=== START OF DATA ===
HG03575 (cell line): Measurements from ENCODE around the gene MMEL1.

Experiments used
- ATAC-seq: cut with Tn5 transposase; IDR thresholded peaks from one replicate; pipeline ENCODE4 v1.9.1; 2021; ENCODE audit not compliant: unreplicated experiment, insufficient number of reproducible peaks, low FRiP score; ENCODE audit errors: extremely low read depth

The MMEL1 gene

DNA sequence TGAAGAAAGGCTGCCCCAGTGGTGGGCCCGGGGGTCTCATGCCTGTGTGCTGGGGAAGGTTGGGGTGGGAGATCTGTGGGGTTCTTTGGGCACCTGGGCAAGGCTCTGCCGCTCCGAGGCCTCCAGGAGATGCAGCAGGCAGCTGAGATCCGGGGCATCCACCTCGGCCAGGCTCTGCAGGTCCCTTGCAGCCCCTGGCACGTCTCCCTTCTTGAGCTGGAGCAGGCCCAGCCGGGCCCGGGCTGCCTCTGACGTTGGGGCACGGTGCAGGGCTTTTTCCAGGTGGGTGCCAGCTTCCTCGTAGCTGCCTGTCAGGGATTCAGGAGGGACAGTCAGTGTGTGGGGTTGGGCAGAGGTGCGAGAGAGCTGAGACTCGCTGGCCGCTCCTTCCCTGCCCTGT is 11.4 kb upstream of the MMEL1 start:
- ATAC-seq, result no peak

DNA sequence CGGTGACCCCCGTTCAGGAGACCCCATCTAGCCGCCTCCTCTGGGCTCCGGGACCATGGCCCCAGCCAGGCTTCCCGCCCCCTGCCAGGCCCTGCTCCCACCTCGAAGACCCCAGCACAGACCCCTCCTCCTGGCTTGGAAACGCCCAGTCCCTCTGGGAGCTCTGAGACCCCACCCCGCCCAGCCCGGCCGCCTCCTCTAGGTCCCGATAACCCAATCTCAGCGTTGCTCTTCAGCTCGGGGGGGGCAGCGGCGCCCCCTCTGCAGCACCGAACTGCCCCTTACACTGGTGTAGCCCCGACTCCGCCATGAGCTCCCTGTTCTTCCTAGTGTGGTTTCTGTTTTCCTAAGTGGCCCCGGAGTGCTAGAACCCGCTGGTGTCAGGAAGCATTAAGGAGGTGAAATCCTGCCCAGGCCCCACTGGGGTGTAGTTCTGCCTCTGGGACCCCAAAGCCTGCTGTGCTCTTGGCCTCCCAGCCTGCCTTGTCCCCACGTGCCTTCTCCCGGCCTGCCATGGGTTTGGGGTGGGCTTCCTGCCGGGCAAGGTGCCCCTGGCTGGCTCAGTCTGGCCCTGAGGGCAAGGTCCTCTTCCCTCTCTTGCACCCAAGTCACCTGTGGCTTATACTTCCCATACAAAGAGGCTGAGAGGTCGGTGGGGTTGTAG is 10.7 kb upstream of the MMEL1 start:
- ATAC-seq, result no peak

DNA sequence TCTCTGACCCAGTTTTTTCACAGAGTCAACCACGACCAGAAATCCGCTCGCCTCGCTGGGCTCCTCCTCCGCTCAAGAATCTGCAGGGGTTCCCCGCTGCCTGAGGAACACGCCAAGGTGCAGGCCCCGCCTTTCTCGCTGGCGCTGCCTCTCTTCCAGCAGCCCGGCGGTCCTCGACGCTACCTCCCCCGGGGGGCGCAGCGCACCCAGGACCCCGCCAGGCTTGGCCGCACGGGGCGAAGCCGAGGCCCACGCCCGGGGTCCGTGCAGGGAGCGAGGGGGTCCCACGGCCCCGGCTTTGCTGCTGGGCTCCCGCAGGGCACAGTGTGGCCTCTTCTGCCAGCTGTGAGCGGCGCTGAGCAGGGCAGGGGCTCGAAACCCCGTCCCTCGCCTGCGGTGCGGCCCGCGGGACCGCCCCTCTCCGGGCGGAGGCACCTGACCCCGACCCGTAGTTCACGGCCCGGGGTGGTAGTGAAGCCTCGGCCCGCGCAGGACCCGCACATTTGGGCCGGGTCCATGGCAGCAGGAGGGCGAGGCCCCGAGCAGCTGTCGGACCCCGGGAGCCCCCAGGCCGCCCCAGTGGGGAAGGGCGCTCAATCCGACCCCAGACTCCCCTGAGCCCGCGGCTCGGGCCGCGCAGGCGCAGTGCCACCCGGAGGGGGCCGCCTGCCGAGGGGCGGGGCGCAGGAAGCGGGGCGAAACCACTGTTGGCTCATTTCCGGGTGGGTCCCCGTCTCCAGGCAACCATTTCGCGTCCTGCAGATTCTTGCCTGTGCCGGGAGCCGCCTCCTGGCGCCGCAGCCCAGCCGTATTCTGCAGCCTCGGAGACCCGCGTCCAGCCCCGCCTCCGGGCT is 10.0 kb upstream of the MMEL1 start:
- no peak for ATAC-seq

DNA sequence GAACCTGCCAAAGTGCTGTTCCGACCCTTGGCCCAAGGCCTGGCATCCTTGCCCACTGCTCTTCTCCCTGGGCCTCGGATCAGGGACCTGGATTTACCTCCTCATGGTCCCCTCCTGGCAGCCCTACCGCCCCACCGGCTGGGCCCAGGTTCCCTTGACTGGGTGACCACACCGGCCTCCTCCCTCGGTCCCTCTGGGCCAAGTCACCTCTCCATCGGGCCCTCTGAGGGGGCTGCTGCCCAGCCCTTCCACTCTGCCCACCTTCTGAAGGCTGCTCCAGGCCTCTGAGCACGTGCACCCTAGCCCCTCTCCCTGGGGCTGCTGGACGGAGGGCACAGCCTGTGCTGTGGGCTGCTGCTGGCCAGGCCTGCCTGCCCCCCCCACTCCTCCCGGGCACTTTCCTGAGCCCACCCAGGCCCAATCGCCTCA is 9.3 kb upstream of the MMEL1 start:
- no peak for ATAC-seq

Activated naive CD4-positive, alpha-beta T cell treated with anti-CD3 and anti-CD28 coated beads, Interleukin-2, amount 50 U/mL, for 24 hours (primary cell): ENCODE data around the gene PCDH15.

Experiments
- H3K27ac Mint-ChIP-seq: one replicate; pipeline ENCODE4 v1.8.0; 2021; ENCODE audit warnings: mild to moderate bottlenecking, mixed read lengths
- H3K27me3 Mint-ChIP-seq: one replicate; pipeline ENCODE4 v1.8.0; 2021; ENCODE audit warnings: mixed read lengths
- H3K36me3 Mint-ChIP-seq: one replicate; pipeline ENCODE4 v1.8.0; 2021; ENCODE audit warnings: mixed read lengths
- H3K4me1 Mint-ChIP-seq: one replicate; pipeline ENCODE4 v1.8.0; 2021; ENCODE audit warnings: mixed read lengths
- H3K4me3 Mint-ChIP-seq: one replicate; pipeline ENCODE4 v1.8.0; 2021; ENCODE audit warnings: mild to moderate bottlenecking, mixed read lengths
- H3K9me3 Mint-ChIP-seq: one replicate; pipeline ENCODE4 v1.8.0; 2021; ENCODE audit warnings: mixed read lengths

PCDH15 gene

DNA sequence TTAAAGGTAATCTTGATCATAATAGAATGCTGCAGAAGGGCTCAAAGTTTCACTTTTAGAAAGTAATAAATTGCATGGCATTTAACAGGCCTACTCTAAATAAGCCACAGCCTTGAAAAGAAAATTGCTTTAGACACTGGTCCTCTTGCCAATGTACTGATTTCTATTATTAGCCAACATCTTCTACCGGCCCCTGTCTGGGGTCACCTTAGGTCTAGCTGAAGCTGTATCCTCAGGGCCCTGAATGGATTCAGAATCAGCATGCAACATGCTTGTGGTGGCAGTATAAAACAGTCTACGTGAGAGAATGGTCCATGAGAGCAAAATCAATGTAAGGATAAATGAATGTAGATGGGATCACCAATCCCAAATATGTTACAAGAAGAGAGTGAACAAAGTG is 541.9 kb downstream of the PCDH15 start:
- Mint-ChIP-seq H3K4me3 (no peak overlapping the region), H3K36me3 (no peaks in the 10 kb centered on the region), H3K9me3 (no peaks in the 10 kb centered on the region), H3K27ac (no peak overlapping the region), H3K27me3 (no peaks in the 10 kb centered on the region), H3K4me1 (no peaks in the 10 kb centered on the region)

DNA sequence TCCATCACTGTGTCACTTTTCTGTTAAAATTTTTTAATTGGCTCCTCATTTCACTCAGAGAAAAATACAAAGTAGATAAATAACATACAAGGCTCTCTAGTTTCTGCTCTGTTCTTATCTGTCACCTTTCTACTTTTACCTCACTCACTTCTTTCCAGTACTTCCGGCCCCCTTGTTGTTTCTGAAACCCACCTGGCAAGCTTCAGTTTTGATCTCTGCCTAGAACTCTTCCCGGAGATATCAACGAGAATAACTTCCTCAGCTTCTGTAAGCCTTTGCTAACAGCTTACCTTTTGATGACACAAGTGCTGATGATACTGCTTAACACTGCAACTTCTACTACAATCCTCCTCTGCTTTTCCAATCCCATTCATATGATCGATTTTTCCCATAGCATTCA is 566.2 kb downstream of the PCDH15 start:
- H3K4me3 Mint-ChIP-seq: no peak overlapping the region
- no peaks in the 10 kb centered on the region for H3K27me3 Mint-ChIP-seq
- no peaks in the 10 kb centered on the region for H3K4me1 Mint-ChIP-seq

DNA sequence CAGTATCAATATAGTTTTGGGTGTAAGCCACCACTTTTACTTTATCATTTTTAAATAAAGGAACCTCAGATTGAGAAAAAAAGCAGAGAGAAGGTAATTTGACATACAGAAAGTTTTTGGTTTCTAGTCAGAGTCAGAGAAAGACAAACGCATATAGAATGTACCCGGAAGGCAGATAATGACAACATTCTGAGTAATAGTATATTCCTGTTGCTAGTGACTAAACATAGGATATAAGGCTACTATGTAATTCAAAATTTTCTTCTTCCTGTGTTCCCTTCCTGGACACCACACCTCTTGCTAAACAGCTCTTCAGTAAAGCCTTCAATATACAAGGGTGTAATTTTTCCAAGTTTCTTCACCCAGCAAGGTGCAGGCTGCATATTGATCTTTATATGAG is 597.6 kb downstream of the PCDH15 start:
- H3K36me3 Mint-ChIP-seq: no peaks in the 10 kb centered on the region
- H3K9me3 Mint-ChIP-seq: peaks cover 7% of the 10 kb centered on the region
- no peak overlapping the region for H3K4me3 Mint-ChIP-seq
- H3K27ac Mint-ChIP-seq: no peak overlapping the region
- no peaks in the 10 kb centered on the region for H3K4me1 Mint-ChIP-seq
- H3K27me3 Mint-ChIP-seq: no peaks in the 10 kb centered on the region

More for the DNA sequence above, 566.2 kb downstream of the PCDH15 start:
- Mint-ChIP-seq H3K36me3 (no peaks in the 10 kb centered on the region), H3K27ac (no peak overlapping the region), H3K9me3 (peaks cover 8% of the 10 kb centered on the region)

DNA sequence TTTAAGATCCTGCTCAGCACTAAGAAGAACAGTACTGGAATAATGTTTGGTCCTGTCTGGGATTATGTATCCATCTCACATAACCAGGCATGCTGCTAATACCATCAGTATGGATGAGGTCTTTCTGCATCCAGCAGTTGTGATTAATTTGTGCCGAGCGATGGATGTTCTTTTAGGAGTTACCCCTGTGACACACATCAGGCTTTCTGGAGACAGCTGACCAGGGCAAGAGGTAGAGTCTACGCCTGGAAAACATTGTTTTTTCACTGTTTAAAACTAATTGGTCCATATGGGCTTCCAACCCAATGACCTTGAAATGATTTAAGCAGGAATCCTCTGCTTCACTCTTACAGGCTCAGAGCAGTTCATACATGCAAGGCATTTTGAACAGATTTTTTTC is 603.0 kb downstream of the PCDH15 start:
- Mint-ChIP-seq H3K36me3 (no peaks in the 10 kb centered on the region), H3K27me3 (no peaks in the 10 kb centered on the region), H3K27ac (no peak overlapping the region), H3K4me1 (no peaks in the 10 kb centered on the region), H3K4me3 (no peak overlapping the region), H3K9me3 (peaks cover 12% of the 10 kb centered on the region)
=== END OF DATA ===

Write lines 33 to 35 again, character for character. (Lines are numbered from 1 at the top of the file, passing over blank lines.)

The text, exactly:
- no peaks in the 10 kb centered on the region for H3K4me1 Mint-ChIP-seq
- H3K27me3 Mint-ChIP-seq: no peaks in the 10 kb centered on the region

More for the DNA sequence above, 566.2 kb downstream of the PCDH15 start: